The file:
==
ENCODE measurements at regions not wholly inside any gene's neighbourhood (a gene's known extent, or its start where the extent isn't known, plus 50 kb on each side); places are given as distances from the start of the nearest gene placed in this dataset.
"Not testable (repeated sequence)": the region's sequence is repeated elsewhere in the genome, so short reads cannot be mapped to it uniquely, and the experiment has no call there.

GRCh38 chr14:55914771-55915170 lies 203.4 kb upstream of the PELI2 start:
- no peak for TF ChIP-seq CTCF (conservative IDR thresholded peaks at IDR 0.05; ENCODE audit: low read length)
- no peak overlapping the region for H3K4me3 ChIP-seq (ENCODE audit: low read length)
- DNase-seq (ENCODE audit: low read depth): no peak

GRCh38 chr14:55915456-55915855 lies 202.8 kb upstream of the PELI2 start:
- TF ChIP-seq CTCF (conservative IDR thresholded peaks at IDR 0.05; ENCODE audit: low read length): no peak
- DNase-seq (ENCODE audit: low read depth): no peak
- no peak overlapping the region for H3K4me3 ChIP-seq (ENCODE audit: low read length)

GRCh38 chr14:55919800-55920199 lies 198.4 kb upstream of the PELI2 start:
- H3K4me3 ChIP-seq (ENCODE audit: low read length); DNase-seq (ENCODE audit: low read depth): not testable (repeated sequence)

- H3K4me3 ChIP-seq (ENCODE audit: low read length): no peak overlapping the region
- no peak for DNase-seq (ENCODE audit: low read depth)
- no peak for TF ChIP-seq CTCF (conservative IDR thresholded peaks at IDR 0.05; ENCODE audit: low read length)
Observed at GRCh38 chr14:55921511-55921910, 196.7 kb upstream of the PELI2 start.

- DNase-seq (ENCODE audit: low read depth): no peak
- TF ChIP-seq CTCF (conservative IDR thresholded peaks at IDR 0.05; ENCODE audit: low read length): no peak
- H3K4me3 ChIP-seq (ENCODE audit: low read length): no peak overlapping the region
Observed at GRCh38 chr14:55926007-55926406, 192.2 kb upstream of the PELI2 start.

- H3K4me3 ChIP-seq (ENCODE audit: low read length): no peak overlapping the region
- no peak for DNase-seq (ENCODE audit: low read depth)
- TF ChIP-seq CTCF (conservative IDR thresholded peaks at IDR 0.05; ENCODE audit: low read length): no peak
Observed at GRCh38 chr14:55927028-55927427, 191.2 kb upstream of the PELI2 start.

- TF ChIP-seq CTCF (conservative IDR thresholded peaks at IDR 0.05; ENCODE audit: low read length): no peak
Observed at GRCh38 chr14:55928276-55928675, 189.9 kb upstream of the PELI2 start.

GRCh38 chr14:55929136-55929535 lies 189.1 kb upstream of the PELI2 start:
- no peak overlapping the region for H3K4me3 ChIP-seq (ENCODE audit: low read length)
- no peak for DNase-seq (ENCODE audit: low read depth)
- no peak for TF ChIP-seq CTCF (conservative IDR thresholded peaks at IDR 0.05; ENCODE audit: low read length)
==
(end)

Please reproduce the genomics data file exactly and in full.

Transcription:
ENCODE measurements at regions not wholly inside any gene's neighbourhood (a gene's known extent, or its start where the extent isn't known, plus 50 kb on each side); places are given as distances from the start of the nearest gene placed in this dataset.
"Not testable (repeated sequence)": the region's sequence is repeated elsewhere in the genome, so short reads cannot be mapped to it uniquely, and the experiment has no call there.

GRCh38 chr14:55914771-55915170 lies 203.4 kb upstream of the PELI2 start:
- no peak for TF ChIP-seq CTCF (conservative IDR thresholded peaks at IDR 0.05; ENCODE audit: low read length)
- no peak overlapping the region for H3K4me3 ChIP-seq (ENCODE audit: low read length)
- DNase-seq (ENCODE audit: low read depth): no peak

GRCh38 chr14:55915456-55915855 lies 202.8 kb upstream of the PELI2 start:
- TF ChIP-seq CTCF (conservative IDR thresholded peaks at IDR 0.05; ENCODE audit: low read length): no peak
- DNase-seq (ENCODE audit: low read depth): no peak
- no peak overlapping the region for H3K4me3 ChIP-seq (ENCODE audit: low read length)

GRCh38 chr14:55919800-55920199 lies 198.4 kb upstream of the PELI2 start:
- H3K4me3 ChIP-seq (ENCODE audit: low read length); DNase-seq (ENCODE audit: low read depth): not testable (repeated sequence)

- H3K4me3 ChIP-seq (ENCODE audit: low read length): no peak overlapping the region
- no peak for DNase-seq (ENCODE audit: low read depth)
- no peak for TF ChIP-seq CTCF (conservative IDR thresholded peaks at IDR 0.05; ENCODE audit: low read length)
Observed at GRCh38 chr14:55921511-55921910, 196.7 kb upstream of the PELI2 start.

- DNase-seq (ENCODE audit: low read depth): no peak
- TF ChIP-seq CTCF (conservative IDR thresholded peaks at IDR 0.05; ENCODE audit: low read length): no peak
- H3K4me3 ChIP-seq (ENCODE audit: low read length): no peak overlapping the region
Observed at GRCh38 chr14:55926007-55926406, 192.2 kb upstream of the PELI2 start.

- H3K4me3 ChIP-seq (ENCODE audit: low read length): no peak overlapping the region
- no peak for DNase-seq (ENCODE audit: low read depth)
- TF ChIP-seq CTCF (conservative IDR thresholded peaks at IDR 0.05; ENCODE audit: low read length): no peak
Observed at GRCh38 chr14:55927028-55927427, 191.2 kb upstream of the PELI2 start.

- TF ChIP-seq CTCF (conservative IDR thresholded peaks at IDR 0.05; ENCODE audit: low read length): no peak
Observed at GRCh38 chr14:55928276-55928675, 189.9 kb upstream of the PELI2 start.

GRCh38 chr14:55929136-55929535 lies 189.1 kb upstream of the PELI2 start:
- no peak overlapping the region for H3K4me3 ChIP-seq (ENCODE audit: low read length)
- no peak for DNase-seq (ENCODE audit: low read depth)
- no peak for TF ChIP-seq CTCF (conservative IDR thresholded peaks at IDR 0.05; ENCODE audit: low read length)